This is a service provided by NHS Greater Glasgow and Clyde with centres in the Queen Elizabeth University Hospital, New Victoria, Stobhill, Glasgow Royal Infirmary and the Royal Hospital for Children. It is available to all hospital users including patients, visitors and staff. A wide range of support is available including money advice and carers support. 

You can drop into one of the centres, phone 0141 452 2387 or email

Are you looking after someone? If so you could be a carer.

There are many reasons why people might need some extra support – they could have a physical or mental illness, they may be frail or have a disability, or they could be struggling with an addiction. They might need physical or emotional support or need practical help to manage day to day tasks.

Carers often provide this type of support to relatives, friends or neighbours even though they are not paid to do so. Carers might not live with the person they support and can be any age.

If you think you might be a carer,  you are not alone. There is help and support for you and the person you look after.

We want to work with carers to make sure that we are doing everything we can to support our patients and their friends and family. There are thing you can do to help us too.

Before Coming to Hospital

We know that coming into hospital can be stressful for patients and their friends, family and carers. 

When someone has a planned admission we have an opportunity to ensure staff have the information they need to provide the best care possible. We can also make sure that carers can access support early and this can help relieve some of the pressure. 

Unfortunately, we know that a lot of admissions are not planned and this can add extra stress to the situation. However, there are some things that can help patients, their friends, families and carers prepare in case of hospital admission. 

Tools to Help You Plan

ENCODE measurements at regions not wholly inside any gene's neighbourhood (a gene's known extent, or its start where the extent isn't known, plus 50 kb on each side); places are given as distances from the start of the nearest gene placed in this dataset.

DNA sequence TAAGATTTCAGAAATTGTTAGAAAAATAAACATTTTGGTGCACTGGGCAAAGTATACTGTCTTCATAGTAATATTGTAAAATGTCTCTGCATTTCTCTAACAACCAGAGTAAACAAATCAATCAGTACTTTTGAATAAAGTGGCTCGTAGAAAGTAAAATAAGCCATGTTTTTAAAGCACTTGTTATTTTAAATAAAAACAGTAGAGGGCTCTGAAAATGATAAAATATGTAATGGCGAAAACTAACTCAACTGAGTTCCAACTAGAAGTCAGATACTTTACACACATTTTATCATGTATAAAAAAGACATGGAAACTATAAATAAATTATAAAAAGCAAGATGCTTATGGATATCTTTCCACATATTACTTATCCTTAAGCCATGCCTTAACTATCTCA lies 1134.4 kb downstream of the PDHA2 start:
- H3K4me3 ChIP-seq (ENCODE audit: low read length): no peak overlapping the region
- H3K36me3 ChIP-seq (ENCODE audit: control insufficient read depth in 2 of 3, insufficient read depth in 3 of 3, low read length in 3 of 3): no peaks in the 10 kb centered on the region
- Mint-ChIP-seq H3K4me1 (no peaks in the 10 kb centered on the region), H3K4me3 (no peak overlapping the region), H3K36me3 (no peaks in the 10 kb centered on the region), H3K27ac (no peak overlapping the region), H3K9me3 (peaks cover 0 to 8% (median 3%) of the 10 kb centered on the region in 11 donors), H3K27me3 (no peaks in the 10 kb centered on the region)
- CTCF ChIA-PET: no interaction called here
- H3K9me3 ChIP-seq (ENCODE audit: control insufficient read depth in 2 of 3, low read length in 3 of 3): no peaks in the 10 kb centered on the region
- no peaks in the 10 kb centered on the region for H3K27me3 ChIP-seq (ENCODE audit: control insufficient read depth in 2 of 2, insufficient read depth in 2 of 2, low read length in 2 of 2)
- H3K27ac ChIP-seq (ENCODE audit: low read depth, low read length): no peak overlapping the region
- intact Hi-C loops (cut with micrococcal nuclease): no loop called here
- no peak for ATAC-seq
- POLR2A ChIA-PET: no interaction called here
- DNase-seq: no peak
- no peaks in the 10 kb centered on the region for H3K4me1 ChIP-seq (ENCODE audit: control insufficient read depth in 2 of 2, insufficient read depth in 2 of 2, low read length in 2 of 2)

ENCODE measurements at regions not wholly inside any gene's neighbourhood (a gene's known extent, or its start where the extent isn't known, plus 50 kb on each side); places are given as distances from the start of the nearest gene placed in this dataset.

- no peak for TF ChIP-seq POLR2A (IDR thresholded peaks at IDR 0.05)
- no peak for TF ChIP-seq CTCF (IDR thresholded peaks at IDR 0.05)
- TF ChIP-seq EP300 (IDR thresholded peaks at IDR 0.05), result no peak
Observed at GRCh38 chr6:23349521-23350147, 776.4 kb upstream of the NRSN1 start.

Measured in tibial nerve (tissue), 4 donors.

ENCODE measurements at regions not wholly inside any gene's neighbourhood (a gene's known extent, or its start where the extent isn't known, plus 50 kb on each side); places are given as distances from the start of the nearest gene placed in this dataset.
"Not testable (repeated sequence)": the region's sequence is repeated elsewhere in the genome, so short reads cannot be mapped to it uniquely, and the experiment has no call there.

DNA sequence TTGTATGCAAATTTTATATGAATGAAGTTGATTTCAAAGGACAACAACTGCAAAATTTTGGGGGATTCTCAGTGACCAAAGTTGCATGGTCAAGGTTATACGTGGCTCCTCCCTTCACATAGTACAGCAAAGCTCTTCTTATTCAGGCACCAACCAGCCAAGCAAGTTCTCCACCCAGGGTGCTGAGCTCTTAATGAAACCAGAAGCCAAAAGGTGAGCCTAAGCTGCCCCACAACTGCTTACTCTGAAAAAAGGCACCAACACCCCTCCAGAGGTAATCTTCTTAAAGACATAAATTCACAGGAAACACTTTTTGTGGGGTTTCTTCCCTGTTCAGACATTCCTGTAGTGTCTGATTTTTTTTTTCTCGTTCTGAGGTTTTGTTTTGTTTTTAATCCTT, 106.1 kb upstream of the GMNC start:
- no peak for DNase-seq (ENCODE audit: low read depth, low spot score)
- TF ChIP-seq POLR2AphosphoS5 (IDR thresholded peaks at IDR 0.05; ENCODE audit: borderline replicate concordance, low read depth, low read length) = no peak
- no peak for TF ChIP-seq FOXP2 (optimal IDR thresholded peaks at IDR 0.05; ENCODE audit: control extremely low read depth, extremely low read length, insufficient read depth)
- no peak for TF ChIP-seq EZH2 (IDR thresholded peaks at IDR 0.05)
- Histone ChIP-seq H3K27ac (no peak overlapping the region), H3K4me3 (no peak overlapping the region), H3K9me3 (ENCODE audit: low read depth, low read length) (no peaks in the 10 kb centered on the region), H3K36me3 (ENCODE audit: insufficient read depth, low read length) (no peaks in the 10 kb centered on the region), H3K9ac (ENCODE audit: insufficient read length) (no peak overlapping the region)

There are lots of tools to help you plan for different things that might happen in the future.

  • Anticipatory Care Plans
  • Planning for Unexpected Events
  • Power of Attorney
  • Carer Support Plans
  • Thinking About Wills
  • Supporting Someone at the End of Life

You can find out more information about all of them on the Planning Care webpages. You can also contact your local carers services.

What to Bring To Hospital

Documents and Personal Items

Whether someone has a planned admission or has arrived as an emergency, we have put together a list of things that would be helpful for someone to bring in as soon as possible.

  • A copy of the Power of Attorney (if you have one)
  • A copy of the Anticipatory Care Plan (if you have one)
  • A list of all medication
  • A copy of any medical documents you have
  • A few items of clothing (including pyjamas and underwear)
  • Some basic toiletries (e.g. toothpaste, toothbrush etc.)

Anything else?

Also have a think about what brings the patient comfort. There are many different things that this could be, for instance:

  • A particular blanket or cushion
  • A doll or soft toy
  • Some type of special food or drink
  • A phone or tablet and charger
  • Some books, newspapers or magazines

If you are unsure whether or not to bring an item into the ward then speak to a member of staff. 

Making a “Grab Bag”

If someone has a long term condition and a hospital admission is likely, then it can be useful to make up a “grab bag” containing all the key items and documentation. This means you will know exactly where everything is and can bring it in quickly.

While Someone Is In Hospital

When someone is in hospital it is important that we can work with friends, family members and carers to ensure that patients receive the best care possible.

Person Centred Visiting

We understand the importance of encouraging and supporting people to stay connected to the people that matter most in their lives whilst they are in hospital.

In line with this, we are in the process of implementing Person-Centred Visiting across our inpatient wards. Person-Centred Visiting means that we will work together with patients, family members and staff to find arrangements that work for everyone.

Find out more information about Person Centred Visiting.

Visiting During the Covid-19 Pandemic

Due to the Covid-19 Pandemic we are having to monitor our visiting policy closely. To keep up to date with the latest information please look at our visiting information pages.

Carers count as essential visitor and should continue to be allowed to visit the person they support. For more information please read the Essential Visiting pages.

Helping Out While Someone Is In Hospital

Having a familiar face help with care can make some patients more comfortable. We also know that lots of family and friends find it reassuring to be able to help. Some activities that you could be involved with are: